We have been developing a variety of low-cost modifications to the original "CODE surface drifter" designed by Russ Davis in 1982. We keep the basic configuration/size the same in order to maintain the oceanographic-standard drag but try to use materials available at any hardware store. The idea is that the drifter can be built in any high school shop class, for example. It is a project in materials science. The more eco-friendly bamboo-framed "Cassie Drifter" and the wood-sail "Emily" drifter developed during the summers of 2013 and Winter 2015, respectively, are just slight variations of previous models. The "Rachel" and the "Eddie" drifter were our standards for many years but the full list of models is listed under the "Drifter History" tab. They all have a cross-sectional area of approximately one square meter and, since the electronic package is getting smaller, we have been able to further reduce the windage with each new design. The transition to using more biodegradable materials has been a real challenge. At the time of this writing, we do not have enough experience with the Cassie to estimate any good survival statistics but have had a few dozen underway. Our local ACE Hardware store began stocking these 4'-long bamboo sections that have maximum diameters of both 3" (for mast) and 1" (for spars). We suspect this bamboo will survive groundings with less damage than previous drifters that were fitted with 5/8" oak dowel spars. We continue to experiment. The most recent units developed are the aluminum-framed "Irina" drifter in the Fall of 2013 and the floaty-supported "Megan" drifter in the Fall of 2014 which show great promise in having easily accessible parts and being easy to build. Our current drifter model in use is the aluminum-framed “Irina” drifter, and we recently began using reinforced spars that seem to bend much less easily.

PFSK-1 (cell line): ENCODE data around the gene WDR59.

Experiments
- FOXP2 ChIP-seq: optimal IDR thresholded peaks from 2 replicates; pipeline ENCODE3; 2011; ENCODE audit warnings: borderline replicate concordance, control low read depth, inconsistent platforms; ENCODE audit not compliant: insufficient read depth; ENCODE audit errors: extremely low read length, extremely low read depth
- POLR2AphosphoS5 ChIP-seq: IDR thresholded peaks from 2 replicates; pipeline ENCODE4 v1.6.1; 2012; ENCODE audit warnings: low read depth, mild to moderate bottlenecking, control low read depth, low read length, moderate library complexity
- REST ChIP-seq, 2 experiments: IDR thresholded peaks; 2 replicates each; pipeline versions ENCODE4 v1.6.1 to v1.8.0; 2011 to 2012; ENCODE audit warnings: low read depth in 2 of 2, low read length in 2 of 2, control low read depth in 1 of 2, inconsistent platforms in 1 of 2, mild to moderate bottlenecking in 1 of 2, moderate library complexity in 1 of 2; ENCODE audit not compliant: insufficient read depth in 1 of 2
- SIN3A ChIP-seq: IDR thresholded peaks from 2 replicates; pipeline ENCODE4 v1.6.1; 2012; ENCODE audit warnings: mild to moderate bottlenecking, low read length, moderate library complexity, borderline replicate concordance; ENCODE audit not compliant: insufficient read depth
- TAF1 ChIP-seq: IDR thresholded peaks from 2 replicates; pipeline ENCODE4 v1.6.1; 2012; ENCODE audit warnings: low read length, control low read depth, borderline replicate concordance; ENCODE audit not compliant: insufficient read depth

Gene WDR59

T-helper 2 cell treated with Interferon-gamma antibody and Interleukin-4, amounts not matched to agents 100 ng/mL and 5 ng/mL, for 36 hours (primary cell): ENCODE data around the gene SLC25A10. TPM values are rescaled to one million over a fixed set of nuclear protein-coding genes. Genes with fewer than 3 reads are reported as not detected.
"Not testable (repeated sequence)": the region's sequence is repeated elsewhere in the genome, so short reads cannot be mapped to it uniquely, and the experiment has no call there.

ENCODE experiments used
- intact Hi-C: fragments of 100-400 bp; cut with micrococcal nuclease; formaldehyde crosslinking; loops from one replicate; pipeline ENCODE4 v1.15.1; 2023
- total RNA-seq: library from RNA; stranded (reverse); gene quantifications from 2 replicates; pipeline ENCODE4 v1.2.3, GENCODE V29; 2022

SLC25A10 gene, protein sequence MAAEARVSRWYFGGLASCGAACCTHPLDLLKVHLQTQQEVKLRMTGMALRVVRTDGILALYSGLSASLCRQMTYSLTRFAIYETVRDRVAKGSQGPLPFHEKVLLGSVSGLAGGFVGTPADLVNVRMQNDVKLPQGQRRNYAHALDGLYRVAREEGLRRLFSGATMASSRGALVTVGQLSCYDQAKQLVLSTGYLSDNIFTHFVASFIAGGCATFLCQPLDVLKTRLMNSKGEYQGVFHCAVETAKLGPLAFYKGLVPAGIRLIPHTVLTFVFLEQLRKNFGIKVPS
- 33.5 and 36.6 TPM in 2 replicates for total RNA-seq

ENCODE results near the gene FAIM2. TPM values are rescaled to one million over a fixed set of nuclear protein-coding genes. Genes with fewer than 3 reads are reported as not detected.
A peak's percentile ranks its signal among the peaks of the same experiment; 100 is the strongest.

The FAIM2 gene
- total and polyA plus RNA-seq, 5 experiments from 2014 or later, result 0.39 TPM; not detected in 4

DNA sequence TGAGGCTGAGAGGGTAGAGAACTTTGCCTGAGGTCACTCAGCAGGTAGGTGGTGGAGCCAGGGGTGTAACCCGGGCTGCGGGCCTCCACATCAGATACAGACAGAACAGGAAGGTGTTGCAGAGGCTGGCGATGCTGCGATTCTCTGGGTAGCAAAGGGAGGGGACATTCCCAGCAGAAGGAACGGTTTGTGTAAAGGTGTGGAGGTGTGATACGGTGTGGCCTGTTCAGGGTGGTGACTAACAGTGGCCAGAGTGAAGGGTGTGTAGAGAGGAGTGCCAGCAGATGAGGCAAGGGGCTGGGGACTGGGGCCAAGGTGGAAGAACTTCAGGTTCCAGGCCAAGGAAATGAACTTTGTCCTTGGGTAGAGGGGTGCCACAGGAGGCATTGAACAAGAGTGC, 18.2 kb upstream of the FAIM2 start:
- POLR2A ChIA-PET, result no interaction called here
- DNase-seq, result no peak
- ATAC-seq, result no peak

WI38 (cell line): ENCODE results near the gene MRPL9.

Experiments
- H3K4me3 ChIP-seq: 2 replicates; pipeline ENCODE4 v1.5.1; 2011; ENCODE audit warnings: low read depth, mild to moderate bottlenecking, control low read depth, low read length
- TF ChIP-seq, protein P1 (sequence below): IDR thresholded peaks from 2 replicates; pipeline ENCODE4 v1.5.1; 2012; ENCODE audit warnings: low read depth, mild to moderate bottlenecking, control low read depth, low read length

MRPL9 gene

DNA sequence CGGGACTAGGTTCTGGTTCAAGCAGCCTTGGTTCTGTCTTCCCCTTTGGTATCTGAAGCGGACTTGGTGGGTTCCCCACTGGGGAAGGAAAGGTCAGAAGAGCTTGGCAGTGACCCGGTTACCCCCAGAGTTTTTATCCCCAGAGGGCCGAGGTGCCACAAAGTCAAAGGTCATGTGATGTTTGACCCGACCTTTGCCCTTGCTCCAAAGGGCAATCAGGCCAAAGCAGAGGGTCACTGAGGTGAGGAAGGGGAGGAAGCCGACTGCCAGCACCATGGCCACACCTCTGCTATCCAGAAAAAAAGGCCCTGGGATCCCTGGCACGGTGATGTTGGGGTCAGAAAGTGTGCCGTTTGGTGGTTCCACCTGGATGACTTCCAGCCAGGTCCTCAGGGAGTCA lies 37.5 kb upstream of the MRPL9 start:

There are many different kind of drifter:
Figure 1.aluminum Irina drifter Figure 2.wooden Eddie drifter Figure 3.bamboo 3'' mast drifter
It is best to contact us prior to using this manual to make sure we have not made further adjustments and to get an update on the survival statistics. As we gradually make a transition between these different eco-friendly drifter designs, this construction manual covers the various options and discussion. A condensed version of the step-by-step procedure is provided in the Appendix.
We also recently completed the directions for our turtle drifters, designed to imitate “cold-stunned” turtles. Technically these are another type of surface drifter. The directions for these drifters can be found by clicking here: Turtle Drifter Instructions.
We also have completed the directions and drop down menu for our drogue drifters. Like most of the drifters used by oceanographers, these have sub-surface "drogues". We construct them with a small surface float which holds the transmitter and provides buoyancy for the drogue. We typically tether the drogue made from a series of "toddler play tunnels" sold online or at kids’ stores at about 12 meters depth using 1/8 inch stainless wire. The top part of the drogue is fitted with a 3-point bridle and the bottom is weighted to keep it vertical in the water column. While the “Tim” play-tunnel drogues are still undergoing testing,the results thus far look good.
Thanks to educators Mel McFadden, Brandy Wilbur, Cassie Stymiest, Chris Ratley, and Lucy Lockwood for recent ideas and pictures below. We also thank students Dan Palance, Jen Troubetaris, Colin Sage, and Tim Anderson for their help these last few years.
21 August 2015